lawsuit brought by three prominent casino-operating California tribal nations targeting certain house-banked games available in some of the state’s licensed cardrooms has been dismissed. The tribes have vowed to appeal the US District Court for the Eastern District of California decision to dismiss a lawsuit filed at the start of 2019 calling for the shut down of lawful cardroom games like blackjack and baccarat on the basis that they violate tribal exclusivity.
The three tribes – the Yocha Dehe Wintun Nation, the Viejas Band of Kumeyaay Indians and the Sycuan Band of the Kumeyaay Nation – accused the state of violating the tribes’ gaming compacts. The lawsuit, supported by numerous others of California’s casino-operated tribes, asserted that the state had violated these compacts by allowing the state’s non-tribal cardrooms to offer certain card games that are effectively banked by the house, even though as originally conceptualized the “banker” position was to rotate from one player to the next.
The tribes issued a statement saying the ruling was “simply a procedural finding by the court that it lacked the power to require the state to enforce the law under the tribes’ compacts. The tribes believe the court’s point was that the compacts “are not the vehicle under which the tribes can force the state to enforce the law.”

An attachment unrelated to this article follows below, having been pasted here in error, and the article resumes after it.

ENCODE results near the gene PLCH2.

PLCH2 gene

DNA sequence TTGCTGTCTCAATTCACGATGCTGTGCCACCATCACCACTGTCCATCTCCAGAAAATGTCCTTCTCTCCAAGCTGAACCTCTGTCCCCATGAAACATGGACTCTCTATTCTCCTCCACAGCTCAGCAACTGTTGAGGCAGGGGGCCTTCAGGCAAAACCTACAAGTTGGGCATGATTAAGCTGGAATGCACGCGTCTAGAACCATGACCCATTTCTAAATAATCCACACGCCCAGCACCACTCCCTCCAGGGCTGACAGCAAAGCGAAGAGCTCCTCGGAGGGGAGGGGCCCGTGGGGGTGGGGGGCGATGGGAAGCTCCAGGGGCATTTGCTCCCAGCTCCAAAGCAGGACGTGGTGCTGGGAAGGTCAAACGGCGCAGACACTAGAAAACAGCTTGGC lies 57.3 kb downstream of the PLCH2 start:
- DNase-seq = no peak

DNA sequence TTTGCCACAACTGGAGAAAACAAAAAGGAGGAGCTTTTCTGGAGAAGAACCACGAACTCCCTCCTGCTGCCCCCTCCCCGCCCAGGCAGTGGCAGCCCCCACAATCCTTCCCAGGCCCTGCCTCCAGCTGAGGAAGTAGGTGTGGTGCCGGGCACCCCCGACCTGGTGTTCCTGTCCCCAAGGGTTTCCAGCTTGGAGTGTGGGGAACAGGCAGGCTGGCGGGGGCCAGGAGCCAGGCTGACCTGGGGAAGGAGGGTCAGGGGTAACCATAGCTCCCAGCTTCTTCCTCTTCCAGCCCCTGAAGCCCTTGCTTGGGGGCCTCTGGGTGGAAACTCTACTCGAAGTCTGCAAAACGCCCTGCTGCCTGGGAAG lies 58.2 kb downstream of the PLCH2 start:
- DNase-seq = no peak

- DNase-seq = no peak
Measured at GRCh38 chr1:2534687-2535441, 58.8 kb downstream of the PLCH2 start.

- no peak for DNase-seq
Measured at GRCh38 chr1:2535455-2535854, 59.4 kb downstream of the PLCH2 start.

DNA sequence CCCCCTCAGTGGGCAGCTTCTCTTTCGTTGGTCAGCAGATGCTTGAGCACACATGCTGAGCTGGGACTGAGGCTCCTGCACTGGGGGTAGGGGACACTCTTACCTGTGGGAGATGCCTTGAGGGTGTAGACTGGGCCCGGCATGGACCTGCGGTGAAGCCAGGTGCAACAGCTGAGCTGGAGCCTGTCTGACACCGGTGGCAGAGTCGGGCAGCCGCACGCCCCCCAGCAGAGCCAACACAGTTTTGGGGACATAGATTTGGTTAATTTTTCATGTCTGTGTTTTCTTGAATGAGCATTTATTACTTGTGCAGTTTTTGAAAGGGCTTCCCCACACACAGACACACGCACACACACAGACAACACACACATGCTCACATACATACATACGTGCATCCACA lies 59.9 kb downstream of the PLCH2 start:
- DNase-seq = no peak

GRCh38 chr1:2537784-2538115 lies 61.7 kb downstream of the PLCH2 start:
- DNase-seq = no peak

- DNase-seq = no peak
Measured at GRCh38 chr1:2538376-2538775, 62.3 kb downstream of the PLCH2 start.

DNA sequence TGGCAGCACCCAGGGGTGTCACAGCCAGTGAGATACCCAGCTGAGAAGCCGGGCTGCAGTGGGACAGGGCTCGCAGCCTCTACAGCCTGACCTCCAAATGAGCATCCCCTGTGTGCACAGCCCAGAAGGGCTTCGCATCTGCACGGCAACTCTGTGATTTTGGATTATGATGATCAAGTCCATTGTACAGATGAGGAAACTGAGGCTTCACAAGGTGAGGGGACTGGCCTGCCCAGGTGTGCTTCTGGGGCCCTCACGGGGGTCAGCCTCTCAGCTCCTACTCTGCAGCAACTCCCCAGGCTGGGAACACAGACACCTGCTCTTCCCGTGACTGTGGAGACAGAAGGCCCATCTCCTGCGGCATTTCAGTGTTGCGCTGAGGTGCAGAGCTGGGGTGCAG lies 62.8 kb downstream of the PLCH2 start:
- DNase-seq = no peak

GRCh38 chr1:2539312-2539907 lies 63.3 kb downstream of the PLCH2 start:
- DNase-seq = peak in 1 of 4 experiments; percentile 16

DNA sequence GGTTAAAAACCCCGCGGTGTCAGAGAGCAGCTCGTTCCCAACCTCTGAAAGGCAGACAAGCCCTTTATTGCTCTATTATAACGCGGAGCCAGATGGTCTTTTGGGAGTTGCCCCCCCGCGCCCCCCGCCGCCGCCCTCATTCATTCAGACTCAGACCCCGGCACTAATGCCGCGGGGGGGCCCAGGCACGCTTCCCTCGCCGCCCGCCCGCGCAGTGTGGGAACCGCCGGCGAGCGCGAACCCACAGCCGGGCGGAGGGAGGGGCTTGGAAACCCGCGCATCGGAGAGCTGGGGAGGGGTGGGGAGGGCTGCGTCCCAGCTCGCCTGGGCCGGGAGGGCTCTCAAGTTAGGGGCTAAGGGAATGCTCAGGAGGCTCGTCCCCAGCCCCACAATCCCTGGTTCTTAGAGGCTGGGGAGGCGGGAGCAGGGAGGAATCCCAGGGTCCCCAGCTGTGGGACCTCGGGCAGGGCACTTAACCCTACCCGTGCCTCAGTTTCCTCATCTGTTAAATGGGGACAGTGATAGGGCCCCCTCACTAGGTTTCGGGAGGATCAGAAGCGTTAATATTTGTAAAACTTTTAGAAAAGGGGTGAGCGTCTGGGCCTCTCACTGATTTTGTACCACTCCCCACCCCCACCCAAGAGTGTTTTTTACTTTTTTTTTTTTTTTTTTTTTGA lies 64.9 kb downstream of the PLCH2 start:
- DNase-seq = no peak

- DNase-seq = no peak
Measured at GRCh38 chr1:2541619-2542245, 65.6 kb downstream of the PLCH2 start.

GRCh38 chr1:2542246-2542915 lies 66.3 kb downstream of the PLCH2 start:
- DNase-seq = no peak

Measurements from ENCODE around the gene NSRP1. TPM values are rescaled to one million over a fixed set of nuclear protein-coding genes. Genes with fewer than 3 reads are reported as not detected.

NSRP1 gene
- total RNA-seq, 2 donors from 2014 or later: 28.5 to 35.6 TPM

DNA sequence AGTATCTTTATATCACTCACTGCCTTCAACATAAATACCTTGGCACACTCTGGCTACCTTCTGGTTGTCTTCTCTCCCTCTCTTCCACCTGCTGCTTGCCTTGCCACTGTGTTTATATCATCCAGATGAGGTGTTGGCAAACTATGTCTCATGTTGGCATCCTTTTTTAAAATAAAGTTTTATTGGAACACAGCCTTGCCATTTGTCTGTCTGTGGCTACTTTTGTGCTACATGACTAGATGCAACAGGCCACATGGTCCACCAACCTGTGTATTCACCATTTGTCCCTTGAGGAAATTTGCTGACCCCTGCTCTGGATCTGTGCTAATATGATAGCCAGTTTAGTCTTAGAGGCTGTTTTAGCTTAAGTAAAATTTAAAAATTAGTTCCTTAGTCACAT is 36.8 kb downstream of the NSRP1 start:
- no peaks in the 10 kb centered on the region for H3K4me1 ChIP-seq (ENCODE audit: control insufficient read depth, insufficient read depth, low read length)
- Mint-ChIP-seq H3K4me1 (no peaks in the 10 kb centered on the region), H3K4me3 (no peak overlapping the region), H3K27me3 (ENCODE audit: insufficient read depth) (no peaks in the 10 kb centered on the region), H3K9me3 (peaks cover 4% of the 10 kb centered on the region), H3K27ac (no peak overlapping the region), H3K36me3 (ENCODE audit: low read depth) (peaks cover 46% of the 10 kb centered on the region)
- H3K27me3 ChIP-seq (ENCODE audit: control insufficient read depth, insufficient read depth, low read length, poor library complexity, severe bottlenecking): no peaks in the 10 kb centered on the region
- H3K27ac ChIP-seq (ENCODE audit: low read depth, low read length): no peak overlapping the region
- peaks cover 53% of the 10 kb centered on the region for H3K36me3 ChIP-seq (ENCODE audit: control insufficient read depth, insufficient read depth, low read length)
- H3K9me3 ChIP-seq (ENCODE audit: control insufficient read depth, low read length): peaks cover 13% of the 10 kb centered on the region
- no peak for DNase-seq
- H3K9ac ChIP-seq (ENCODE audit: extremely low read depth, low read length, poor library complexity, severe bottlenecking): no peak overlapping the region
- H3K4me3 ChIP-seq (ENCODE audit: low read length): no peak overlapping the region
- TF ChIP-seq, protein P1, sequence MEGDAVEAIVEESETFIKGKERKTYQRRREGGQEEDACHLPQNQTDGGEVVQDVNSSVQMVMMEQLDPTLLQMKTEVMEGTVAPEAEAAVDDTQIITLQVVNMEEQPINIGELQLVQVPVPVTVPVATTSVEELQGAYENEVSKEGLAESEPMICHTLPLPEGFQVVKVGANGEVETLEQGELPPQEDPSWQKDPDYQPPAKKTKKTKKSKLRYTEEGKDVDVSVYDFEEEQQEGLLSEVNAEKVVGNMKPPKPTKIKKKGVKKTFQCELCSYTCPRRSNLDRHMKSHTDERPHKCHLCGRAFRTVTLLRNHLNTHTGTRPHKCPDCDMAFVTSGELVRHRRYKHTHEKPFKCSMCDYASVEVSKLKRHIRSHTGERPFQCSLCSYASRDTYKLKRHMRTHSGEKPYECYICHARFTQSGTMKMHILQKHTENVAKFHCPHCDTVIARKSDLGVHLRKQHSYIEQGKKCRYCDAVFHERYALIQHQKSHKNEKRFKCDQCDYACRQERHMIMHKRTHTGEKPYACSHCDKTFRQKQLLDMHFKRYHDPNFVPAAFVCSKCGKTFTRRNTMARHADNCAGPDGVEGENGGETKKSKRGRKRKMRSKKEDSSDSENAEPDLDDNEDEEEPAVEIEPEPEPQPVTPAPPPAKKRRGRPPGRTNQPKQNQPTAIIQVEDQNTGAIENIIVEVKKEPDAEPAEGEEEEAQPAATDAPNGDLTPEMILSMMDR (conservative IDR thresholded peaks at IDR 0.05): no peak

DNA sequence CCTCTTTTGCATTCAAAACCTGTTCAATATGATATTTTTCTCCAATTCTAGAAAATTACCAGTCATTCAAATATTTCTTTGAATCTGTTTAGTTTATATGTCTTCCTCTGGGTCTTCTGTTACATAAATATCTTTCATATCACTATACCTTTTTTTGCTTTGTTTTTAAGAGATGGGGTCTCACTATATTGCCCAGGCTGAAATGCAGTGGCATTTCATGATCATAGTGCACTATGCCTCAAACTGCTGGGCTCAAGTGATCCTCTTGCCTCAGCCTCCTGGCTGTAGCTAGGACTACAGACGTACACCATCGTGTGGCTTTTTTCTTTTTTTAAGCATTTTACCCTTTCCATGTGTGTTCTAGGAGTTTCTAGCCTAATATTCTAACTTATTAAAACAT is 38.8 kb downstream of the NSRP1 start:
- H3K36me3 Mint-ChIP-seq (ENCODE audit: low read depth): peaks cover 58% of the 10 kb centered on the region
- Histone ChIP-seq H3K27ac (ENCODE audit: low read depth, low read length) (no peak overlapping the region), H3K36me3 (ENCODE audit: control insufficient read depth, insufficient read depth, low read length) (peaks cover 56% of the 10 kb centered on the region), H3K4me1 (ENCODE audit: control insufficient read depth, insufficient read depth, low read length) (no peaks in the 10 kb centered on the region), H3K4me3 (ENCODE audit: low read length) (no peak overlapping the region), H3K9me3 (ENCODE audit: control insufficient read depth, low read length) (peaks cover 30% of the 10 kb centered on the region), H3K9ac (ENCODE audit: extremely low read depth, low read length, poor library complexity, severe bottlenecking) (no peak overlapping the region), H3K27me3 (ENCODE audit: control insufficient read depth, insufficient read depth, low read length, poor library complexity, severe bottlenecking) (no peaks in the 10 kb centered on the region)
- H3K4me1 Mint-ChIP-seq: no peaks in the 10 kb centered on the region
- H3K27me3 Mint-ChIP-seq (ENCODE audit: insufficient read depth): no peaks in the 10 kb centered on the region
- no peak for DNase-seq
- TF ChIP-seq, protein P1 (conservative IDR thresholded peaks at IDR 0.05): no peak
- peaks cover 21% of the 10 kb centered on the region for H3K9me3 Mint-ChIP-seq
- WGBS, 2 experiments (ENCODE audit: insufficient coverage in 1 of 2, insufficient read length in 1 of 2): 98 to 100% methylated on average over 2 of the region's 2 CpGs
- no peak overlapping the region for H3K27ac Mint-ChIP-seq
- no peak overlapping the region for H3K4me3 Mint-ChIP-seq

However, the tribes believe the US District Court was “incorrect in concluding the compacts did not provide a basis to compel the state to enforce the law,” and pointed out that the state itself “does not dispute the merits of the case,” even if the state “is doing either little or nothing to stop the cardrooms’ unlawful conduct.”
The lawsuit in question, which was filed against the State of California and Governor Gavin Newsom, was dismissed on the basis that the tribes’ compacts did not give them the exclusive rights to these games in California according to the District Court.
The tribes are considering an appeal to the Ninth Circuit Court of Appeals. Prior to the case, four California Court of Appeal decisions have found that the cardrooms are permitted to operate non-banked versions of the games and have done so with specific approval of the Attorney General.
Modifications made in 2007 to the rules governing such games included allowing designated third-party prop players, or TPPs, to serve as the representative of the house and also serve as the dealer of the game in almost all instances. The third-party prop player, given the ingrained house edge, then shares a contracted version of his profits with the house, though in an obfuscated matter. The arrangement thus allows the cardroom to generate enough income in the long run to justify running the games.
However, the tribes’ suit against the state asserted that all these games were and are illegal in their entirety and represent a violation of their gaming compacts that assured tribal exclusivity over certain forms of gambling in California. The District Court disagreed with several of the tribes’ assertions as they related to ongoing exclusivity over several gambling forms.